Posted by: mdegeorge | March 23, 2011

Kicking off another round of ownership hypocrisy

General Robert R. Neyland’s 7 Maxims of Football are taken as divine law in certain parts of the country. No. 6 on that list reads, “Press the kicking game. Here is where the breaks are made.”

General Neyland’s words weren’t heeded by the NFL owners Tuesday, who voted to alter the rules for kickoffs, all but eliminating their significance in the game.

Photo courtesy of Creative Commons.

The owners’ changes move the kickoff up from the 30-yard-line to the 35, giving big legs like Sebastian Janikowski and Phil Dawson a fighting chance to split the uprights on a regular basis. To compensate the suddenly disadvantaged returners, kick coverage was limited to a five-yard run up before the line of scrimmage (down from 10 to 15), and a proposal to eliminate all wedge-blocking, even two-man wedges, being rejected.

The new rules have unsurprisingly met with criticism from the players, who I’m sure aren’t terribly crazy about the owners to being with. Cleveland Browns return man Josh Cribbs didn’t hide his disdain, tweeting:

NFL rule changes are BS… U not making the game safer u messing a great sport, trynna hide behind safety just to add 2 games…smh. … This means it will be touchbacks all over the place… Essentially taking returners out of the game…injuries will still take place, then what move it up again, or eliminate it all together…

New England Patriots Bill Belichick also blasted the idea at the league’s annual meeting:

I don’t like the idea of eliminating the kickoff from the game. I think it’s one of the most exciting plays in football. It looks like the competition committee is trying to eliminate that play. I don’t know if that’s really good for the game.

And returnman extraordinaire Devin Hester is unshockingly nonplussed by the matter, using a local radio show to rail on the new league-imposed obstacles he faces:

They’re going too far. They’re changing the whole fun of the game. Fans come out — especially in Chicago — to see returns. That’s one of the key assets to the team. Fans [like] our big returns. You take that out of the game, not only do they kick it out of bounds when it’s time to punt the ball, now you get the disadvantage on kickoffs. We felt we were guaranteed [a chance] on kickoff returns and now you’re taking that away, it’s like you’re taking the whole return game out of the picture.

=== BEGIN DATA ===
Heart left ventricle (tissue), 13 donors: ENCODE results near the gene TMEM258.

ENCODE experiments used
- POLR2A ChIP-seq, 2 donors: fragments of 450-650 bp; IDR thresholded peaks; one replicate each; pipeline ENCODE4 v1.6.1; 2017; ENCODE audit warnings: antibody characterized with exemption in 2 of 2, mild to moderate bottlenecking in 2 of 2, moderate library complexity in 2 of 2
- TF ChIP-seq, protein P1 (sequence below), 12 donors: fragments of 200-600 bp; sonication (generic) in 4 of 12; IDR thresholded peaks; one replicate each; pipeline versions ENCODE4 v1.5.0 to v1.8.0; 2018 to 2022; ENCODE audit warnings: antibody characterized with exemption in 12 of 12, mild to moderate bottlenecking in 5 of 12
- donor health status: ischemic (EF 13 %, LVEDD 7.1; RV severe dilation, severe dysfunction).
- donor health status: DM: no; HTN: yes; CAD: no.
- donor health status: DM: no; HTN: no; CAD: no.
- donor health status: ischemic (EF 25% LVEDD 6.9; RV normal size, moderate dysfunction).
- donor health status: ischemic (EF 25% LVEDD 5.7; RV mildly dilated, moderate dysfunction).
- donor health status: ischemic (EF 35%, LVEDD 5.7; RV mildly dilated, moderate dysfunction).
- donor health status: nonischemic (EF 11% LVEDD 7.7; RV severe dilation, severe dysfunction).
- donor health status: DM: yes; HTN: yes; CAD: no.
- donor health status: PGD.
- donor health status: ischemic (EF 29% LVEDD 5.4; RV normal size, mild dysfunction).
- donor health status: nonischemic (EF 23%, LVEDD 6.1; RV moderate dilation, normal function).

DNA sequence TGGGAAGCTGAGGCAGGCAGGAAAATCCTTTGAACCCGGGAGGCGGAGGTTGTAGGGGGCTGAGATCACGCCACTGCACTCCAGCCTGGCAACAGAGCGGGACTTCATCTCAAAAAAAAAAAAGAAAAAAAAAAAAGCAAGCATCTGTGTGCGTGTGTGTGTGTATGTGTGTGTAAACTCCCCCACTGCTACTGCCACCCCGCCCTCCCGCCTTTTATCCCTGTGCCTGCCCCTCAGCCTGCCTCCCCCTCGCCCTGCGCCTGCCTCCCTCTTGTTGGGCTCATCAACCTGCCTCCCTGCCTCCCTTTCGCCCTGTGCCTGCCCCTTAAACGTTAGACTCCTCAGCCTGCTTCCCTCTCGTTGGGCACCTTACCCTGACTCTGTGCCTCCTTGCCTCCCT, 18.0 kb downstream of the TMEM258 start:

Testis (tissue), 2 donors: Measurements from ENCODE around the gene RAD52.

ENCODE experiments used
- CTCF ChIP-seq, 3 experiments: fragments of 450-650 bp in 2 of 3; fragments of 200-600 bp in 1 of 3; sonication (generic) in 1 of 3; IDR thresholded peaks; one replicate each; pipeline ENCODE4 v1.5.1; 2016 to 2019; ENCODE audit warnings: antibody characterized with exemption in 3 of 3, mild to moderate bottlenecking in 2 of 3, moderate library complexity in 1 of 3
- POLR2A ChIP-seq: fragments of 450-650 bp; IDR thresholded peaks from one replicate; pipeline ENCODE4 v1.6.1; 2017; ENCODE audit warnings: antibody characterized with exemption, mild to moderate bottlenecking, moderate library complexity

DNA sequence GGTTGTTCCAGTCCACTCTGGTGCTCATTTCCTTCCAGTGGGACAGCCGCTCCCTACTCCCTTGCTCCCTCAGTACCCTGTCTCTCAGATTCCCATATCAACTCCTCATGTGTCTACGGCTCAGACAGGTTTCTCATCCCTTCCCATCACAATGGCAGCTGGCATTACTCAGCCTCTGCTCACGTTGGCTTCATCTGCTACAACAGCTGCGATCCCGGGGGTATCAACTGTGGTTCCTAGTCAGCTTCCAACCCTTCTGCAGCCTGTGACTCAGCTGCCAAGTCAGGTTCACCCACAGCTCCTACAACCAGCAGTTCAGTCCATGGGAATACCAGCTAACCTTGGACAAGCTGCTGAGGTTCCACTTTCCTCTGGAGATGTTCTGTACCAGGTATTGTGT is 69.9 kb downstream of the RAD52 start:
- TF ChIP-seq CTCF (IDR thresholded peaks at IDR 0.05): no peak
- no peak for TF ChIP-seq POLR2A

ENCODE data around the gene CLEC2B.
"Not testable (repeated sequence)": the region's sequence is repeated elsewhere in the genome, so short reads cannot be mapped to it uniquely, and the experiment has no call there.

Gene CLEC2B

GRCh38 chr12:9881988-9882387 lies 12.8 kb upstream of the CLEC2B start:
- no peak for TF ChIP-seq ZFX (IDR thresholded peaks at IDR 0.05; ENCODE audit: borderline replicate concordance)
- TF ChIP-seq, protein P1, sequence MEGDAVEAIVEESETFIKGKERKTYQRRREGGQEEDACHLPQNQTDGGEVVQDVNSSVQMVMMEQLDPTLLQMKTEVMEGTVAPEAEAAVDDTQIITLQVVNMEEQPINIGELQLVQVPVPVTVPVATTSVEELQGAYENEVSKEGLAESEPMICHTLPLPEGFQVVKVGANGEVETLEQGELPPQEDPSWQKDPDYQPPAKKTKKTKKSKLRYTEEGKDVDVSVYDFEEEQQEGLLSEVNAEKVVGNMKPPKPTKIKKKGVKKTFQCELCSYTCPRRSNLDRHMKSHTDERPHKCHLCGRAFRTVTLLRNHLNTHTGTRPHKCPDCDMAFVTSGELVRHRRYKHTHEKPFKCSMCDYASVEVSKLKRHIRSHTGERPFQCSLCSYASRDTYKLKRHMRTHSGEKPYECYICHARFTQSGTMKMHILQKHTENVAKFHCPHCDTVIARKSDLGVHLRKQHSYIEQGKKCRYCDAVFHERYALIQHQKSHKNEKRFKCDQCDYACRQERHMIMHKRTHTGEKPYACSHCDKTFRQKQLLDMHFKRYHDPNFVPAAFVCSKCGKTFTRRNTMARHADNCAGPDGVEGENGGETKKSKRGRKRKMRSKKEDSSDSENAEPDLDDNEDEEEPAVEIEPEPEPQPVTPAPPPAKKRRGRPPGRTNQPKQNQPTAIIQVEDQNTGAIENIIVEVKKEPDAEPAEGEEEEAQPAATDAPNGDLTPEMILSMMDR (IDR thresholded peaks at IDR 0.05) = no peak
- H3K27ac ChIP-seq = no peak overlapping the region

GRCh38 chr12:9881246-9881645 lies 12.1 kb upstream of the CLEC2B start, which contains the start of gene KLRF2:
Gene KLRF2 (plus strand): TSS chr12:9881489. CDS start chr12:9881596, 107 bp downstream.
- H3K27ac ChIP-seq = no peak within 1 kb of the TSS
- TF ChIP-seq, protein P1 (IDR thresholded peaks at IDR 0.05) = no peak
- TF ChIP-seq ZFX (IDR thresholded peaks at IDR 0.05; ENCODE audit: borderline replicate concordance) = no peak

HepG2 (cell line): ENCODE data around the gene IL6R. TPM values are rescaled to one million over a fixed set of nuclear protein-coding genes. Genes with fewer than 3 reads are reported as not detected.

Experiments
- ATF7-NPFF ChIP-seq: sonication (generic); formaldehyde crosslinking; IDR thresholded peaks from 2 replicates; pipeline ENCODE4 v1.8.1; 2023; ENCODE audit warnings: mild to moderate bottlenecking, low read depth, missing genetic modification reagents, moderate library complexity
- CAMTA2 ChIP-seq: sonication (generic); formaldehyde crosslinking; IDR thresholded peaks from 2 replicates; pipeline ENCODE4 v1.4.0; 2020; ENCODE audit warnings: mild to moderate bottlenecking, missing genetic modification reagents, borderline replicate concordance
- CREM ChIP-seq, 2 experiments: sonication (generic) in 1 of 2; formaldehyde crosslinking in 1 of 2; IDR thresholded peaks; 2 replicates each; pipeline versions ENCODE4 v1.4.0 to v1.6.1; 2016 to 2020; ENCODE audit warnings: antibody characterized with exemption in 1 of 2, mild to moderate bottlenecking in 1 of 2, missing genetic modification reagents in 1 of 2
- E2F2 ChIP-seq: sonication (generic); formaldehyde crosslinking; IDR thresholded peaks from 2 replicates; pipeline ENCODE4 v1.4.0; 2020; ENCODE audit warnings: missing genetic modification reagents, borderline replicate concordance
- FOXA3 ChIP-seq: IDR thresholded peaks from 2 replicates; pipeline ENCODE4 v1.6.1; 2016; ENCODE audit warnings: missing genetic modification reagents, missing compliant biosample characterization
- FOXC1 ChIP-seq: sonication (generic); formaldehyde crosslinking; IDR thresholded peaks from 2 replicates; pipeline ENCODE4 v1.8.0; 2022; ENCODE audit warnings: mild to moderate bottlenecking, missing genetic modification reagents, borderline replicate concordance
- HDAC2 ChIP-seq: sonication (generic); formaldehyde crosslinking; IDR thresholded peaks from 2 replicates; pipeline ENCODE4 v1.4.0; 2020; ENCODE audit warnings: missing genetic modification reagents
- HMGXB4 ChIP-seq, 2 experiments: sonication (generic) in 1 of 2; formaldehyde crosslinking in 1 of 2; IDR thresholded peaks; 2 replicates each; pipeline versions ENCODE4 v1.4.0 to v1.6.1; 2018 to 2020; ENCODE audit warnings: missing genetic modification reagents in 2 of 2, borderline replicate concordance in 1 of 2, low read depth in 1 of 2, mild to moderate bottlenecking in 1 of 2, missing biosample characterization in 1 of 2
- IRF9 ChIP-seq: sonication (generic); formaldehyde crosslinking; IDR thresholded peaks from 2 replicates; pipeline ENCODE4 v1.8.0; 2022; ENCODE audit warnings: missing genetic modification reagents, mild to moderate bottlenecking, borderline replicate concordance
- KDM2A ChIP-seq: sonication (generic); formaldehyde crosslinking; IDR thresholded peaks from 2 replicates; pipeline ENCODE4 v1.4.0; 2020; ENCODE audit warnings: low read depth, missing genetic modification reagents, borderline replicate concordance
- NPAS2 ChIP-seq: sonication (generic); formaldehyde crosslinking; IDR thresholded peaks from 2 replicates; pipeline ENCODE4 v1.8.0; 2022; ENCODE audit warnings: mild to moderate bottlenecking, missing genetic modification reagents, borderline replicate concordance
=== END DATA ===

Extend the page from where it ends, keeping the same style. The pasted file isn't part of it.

Cribbs hit on the underlying irony to the whole situation and the ridiculous transparency of the olive branch the owners appear to be extending to the players. The changes are being done in the name of player safety, the same players the owners are trying to preserve so they’ll be fresher to run out there an extra two times each season. The concern of kickoff safety will seem even hollower when the players are trotted out there against their wills for Weeks 18 and 19, games played by more practice squad players than we would like to consider.

Injuries aside, the alleviation of the kickoff threat hurts the overall excitement of the game. As Hester says, players like he and Cribbs can be game-changers. Eliminating them from the game—and rest assured, those stars have been all but eliminated now that touchbacks are more attainable—would be tantamount to taking away double moves from wide receivers or cut backs from running backs. After all, how many knee ligaments, of running backs and defenders alike, have been severed by sudden juke moves?

The medical side of the ledger is still somewhat undecided, though at this point in the pernicious progression of concussions, any reduction in the frequency of head injuries is a plus.

One aspect of the change that might be flying under the radar is the increased prevalence of onside kicks. With the ball now at the 35, teams who recover the kicks are no longer automatically in field goal range. From the gambling team’s perspective, a failure put the ball right around the 50. Kicking the ball deep and out-of-bounds sets it at their own 40. Doesn’t the 10-yard difference justify increasing risk?

The owners’ intentions might be in the right place. But given the current dynamic between them and the players, it’s difficult to see any decisions they levy as anything but disingenuous and profit-seeking. The excitement of the kickoff and that first collision of the afternoon is the epitome of the “gladiator sport”, as Cribbs describes it.

If you want to take something like that away, do it with genuine concern in mind. Don’t steal kickoffs from Peter so you can push Paul through games 17 and 18.

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Responses

  1. […] creates an interesting dilemma. I’m not in accord with the NFL’s new kick-off rules and not ok with the NHL’s lack of action. So how’s going to find […]

  2. […] entity in the game behind late hits and James Harrison. Rule changes during the lockout, ones I wasn’t terribly fond of, were put in place to limit the intensity of frontal impacts incurred during kick coverage while […]


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